Applicants Sought for County Budget Committee

The Mason County Commission is accepting applications from residents interested in serving on the Mason County Citizens Advisory Budget Committee. This committee will be comprised of no more than seven members and include two residents, not employed by Mason County, appointed from each Mason County Commissioner District and Mason County Commissioner Terri Drexler who will serve as Committee Chair. Terms shall end December 31, 2018 unless extended by the County Commissioners.

The Advisory Budget Committee will review and develop recommendations to the County Commissioners on the following:

a. Recommend Budget Priorities based on mandates.
b. Recommend how to close the funding gap between expenditures and revenues.
c. Examine and evaluate new revenue sources and new revenue options and provide
recommendations on which to pursue.
d. Define and recommend alternative budgeting methods, i. e. zero based, line item
authority, biennial.
e. Define opportunities to better manage expenditures and revenues growth.
f. Establish recommendations for a county wide sustainable budget.

A report containing recommendations should be received by the Board of Commissioners by July 31, 2018.

Advisory Budget Committee meetings will be subject to the Open Public Meetings Act and members will be required to attend, at no cost to themselves, Open Public Meetings Act and Public Record Act training made available by Mason County.

Interested parties may obtain an application at the Mason County Commissioners Office, 411 North 5th Street in Shelton; by calling 427- 9670, 275-4467, or 482- 5269 ext. 419; or on County’s website: (Click here for a director link to the application.) Applications will be accepted until April 5, 2018.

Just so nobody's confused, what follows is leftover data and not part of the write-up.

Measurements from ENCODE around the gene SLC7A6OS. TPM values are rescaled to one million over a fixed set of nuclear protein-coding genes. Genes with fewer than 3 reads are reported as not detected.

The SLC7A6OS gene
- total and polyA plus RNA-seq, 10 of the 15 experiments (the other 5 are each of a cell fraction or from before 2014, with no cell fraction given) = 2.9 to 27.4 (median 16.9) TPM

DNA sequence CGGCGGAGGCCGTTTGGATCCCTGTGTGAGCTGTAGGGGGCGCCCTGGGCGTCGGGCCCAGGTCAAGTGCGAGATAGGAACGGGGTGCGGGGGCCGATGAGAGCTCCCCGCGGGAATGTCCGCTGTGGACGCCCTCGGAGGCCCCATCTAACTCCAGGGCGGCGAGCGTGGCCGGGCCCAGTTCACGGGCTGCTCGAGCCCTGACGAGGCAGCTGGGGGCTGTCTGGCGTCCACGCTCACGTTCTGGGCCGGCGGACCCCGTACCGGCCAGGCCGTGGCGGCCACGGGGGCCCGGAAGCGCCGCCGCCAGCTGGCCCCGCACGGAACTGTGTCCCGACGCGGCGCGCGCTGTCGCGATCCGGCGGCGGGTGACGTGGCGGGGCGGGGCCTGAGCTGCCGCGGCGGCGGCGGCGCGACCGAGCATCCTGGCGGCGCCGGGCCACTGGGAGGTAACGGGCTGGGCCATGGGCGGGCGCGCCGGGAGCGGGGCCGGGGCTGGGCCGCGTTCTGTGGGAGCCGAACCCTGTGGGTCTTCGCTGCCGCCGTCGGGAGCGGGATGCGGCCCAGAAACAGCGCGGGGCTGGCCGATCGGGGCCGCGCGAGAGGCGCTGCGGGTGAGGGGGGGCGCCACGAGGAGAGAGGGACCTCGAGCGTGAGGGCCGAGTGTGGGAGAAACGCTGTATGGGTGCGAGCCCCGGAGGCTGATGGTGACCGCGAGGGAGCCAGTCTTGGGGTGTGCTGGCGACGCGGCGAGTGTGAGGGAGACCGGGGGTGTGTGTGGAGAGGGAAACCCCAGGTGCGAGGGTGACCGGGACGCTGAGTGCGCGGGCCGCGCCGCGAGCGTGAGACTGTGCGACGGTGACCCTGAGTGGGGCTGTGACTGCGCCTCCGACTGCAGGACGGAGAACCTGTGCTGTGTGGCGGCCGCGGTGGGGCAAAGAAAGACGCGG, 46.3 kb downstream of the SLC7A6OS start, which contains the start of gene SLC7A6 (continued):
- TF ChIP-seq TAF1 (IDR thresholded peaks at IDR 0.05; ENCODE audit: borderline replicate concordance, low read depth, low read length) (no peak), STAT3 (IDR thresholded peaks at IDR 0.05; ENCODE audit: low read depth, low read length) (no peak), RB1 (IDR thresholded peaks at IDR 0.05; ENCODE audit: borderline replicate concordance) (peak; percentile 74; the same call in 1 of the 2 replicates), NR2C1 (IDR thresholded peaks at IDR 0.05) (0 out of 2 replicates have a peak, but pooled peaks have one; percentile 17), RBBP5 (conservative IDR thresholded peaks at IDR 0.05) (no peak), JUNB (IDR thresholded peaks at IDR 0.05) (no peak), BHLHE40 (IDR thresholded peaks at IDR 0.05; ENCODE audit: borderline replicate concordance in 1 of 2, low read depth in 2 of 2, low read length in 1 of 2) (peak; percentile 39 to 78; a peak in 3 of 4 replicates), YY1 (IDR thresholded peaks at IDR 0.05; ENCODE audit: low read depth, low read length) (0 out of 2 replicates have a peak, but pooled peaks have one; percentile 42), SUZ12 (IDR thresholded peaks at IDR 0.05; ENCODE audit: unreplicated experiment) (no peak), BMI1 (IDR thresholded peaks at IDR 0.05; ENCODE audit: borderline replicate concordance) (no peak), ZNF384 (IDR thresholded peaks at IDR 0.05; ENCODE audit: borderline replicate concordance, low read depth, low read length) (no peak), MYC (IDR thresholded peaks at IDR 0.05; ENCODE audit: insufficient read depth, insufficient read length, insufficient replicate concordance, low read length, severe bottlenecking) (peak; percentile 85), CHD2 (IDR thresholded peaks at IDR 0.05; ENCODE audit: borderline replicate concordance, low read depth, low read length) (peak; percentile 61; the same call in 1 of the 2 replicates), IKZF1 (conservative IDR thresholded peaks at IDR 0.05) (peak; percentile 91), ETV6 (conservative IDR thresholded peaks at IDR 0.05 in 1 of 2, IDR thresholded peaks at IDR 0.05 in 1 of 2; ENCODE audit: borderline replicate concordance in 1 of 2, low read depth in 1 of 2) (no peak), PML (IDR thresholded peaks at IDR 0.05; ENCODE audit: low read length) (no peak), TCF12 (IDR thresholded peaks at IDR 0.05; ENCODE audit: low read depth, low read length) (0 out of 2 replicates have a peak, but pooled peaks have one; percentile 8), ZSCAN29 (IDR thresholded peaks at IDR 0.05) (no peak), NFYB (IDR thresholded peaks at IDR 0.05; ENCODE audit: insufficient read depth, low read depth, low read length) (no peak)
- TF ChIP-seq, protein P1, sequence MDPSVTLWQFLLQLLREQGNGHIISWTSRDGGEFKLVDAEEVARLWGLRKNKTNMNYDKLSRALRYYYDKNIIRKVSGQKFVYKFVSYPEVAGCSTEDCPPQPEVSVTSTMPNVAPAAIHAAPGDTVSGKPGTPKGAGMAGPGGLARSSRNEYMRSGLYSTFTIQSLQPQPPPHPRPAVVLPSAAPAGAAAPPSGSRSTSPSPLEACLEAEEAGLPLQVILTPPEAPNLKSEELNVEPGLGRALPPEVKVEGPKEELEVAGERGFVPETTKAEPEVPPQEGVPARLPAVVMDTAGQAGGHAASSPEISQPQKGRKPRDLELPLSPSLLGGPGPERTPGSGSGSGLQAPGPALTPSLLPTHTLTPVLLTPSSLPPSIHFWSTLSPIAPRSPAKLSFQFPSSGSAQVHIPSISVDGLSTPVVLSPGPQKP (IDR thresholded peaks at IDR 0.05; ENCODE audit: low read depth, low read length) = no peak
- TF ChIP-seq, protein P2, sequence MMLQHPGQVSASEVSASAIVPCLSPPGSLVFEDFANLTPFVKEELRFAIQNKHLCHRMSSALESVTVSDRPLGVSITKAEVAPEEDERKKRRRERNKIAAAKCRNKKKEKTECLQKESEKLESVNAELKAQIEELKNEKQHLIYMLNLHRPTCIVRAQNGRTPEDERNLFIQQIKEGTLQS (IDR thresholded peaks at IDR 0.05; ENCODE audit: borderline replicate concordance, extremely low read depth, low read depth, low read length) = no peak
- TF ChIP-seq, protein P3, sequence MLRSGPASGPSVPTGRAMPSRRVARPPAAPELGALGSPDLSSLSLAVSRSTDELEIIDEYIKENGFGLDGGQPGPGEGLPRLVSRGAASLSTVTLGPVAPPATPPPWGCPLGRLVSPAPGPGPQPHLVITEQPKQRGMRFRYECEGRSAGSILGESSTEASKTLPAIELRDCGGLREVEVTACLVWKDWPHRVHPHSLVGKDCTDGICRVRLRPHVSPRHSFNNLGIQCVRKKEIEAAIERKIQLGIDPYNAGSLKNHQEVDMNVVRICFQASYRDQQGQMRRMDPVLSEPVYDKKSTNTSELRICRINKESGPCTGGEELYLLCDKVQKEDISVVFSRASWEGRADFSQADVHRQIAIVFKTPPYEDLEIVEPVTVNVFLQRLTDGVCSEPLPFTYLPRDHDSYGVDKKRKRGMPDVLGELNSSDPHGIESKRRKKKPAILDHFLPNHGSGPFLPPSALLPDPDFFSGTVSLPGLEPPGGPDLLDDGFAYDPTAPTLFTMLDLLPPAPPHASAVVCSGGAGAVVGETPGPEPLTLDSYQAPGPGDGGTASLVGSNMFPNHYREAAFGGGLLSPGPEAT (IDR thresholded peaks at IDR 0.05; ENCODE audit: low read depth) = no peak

One thought on “Applicants Sought for County Budget Committee”

  1. Citizen budget committees are nothing new, and they are a good idea. However, as is sometimes the case, good ideas do not always translate into good outcomes, especially when the process is being manipulated, which is the case here.
    Commissioners Neatherlin and Drexler were quick to introduce a condition into the committee by-laws that requires a County Commissioner Chair the committee and also to cast the deciding vote in the event of a tie decision.
    What this means is that a commissioner will be directly involved in all aspects of the committee process, from who serves on the committee, to how the committee runs, to casting the tie-breaking vote. And when the committee completes its report, that same commissioner will then vote on whether to accept the committee’s recommendations when they’re presented to the board on which she sits.
    If all that ‘parenting’ concerns you, you’re probably not going to find much comfort in the explanation Commission Drexler gave for it, which boiled down to not trusting committee members to “stay on track”.

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